ALBANY, N.Y. (NEWS10) – New York lawmakers introduced legislation that would allow terminally ill patients to end their life.
The legislation was announced during a rally for the aid-in-dying legislation.
The Medical Aid in Dying Act would bring together two previous aid-in-dying bills into a single piece of legislation. The legislation would allow mentally capable and terminally ill adults to request a prescription for life ending medication.
The bill is modeled after Oregon’s Death With Dignity Act and similar laws in other states. Key components of the bill:
- It allows only qualified, terminally ill and mentally capable adults to receive life ending medication. Two physicians must confirm that the prognosis is terminal.
- Patients must be refereed to a mental health professional for evaluation, if deemed necessary by either physician.
- Requires two witnesses to attest that the request is voluntary.
- Protects the physician from civil or criminal liability, and from professional disciplinary action.
- Participation by doctors is fully voluntary.
- Allows for criminal law prosecution for coercing or forging a request.
- Ensures life insurance payments cannot be denied to the families of those who use the law.
- The legislation will state that any action taken in accordance with the law is not “suicide” or “assisted suicide.”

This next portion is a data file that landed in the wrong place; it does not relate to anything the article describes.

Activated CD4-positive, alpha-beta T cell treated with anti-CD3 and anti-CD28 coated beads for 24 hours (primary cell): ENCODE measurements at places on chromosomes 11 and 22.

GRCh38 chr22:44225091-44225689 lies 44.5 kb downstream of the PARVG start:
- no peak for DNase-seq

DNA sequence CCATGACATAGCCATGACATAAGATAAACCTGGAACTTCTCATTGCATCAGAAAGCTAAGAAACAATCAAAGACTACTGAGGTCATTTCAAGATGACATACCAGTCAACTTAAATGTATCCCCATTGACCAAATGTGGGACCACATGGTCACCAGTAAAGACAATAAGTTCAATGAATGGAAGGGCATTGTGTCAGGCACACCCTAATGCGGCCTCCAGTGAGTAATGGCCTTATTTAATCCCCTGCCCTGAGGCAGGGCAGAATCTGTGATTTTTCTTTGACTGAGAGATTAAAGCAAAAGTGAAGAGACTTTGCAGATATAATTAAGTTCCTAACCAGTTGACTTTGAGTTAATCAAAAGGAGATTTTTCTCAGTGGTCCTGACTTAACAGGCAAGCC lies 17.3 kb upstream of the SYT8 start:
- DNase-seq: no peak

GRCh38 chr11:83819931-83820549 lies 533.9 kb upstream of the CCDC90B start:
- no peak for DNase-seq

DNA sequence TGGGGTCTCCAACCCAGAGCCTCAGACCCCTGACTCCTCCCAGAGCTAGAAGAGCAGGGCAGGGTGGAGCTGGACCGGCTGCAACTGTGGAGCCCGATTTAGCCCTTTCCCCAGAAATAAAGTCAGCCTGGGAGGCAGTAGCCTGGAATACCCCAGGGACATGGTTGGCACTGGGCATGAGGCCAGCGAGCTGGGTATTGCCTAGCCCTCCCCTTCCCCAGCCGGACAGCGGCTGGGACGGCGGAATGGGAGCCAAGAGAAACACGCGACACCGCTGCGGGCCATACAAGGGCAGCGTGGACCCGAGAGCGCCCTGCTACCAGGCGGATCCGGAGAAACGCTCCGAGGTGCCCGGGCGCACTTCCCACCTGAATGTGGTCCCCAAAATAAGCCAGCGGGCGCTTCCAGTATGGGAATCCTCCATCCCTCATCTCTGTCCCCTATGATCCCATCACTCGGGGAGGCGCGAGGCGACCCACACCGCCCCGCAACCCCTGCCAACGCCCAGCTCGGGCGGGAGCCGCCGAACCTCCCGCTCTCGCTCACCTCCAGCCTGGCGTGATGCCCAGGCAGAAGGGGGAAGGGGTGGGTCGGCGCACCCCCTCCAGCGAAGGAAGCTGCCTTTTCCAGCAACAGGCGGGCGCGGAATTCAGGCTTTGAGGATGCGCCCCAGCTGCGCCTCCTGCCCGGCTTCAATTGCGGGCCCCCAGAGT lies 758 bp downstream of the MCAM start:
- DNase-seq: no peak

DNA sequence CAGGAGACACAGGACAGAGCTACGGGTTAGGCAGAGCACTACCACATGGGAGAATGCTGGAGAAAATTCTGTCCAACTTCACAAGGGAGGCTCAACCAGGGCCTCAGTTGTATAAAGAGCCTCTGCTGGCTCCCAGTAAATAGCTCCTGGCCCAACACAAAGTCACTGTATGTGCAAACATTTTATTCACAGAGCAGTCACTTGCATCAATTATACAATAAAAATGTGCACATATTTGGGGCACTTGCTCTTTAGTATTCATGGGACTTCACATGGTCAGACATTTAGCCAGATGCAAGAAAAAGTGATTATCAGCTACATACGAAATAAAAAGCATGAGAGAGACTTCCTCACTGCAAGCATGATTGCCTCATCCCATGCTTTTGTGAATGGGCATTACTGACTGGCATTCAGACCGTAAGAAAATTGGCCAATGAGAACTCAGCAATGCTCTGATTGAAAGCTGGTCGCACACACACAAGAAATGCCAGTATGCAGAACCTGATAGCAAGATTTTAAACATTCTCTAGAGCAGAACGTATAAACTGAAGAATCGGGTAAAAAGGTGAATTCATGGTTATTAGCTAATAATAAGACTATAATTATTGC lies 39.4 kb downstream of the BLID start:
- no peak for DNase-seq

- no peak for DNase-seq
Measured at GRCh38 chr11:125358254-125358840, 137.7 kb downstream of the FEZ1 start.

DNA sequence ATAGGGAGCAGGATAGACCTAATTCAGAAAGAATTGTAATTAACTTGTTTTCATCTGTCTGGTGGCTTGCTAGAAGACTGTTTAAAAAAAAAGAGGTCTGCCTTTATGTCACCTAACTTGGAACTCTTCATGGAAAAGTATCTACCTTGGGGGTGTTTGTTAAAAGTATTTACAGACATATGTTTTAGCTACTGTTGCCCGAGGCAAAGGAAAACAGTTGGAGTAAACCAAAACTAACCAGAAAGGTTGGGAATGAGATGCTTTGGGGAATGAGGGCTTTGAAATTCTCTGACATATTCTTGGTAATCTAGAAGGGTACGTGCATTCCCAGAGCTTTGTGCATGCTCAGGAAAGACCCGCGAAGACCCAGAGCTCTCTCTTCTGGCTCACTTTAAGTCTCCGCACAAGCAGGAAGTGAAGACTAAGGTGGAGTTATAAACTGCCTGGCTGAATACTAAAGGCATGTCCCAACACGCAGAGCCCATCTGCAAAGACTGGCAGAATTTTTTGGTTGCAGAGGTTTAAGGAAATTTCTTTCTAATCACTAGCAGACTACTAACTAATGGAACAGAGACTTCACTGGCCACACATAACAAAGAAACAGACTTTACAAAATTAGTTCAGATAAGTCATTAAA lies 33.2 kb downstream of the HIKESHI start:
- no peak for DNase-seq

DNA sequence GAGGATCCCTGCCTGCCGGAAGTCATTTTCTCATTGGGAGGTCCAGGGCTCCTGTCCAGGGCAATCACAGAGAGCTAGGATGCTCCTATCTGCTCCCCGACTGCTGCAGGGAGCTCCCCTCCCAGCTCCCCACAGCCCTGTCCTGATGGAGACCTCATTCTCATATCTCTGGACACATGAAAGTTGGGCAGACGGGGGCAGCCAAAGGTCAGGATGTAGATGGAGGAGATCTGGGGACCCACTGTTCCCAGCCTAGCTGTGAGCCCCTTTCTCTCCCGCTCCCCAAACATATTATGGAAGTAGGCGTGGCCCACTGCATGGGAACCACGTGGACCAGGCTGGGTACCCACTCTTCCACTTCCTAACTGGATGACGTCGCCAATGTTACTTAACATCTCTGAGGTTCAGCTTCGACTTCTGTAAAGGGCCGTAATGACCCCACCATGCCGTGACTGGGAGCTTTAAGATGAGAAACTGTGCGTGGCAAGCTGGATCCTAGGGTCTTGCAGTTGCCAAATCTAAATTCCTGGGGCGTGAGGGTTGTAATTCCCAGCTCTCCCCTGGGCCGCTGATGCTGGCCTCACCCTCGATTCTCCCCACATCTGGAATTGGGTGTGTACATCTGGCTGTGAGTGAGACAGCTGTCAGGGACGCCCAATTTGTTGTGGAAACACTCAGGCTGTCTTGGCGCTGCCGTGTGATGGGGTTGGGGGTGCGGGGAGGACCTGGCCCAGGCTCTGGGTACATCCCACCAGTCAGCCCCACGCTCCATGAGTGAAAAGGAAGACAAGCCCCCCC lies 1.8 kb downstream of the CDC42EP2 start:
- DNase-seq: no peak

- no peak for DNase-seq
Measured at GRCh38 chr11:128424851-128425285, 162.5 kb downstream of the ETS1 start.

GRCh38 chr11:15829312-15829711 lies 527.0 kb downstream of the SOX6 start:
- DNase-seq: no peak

Susan Rahn is a mother with Stage 4 metastatic breast cancer. With limited time to live, there are several memorable moments she doesn’t want to miss.
“Dying is the last thing I want to do,” she said. “I want to see him graduate high school next year. I want to see him graudate medical school. He’s now going pre-med.”
Rahn was one of over 100 people who attended the rally.
“It’s going to give me peace of mind,” she said. “It’s going to help me reconcile the dying process knowing that I can take a medication that’s going to end pain.”
Jeraldine Fritz and Sayed Fahimuzzaman support the bill.
“Technology, medicine today is possible to help people to die as comfortably with medication, with family support, with religious beliefs,” Fritz said.
“It’s a yes and a no because it depends mainly on the patient and if it’s a disease,” Fahimuzzaman said. “If it’s cancer that’s not curable and the patient really wants it, it’s his right. It’s his right to live, and you have a right to die.”
Opponents of the legislation also attended the rally. Those who oppose said many who are ill have a disability – something a person should remain positive about.
“Contrary to the story out here, it’s not about pain,” Adam Prizio with the Government Affairs of Student Disabilities said. “It’s about societal attitudes about having a disability and the idea that having a disability is a good reason to die.”
Five states, including Vermont, currently allow the option of aid-in-dying.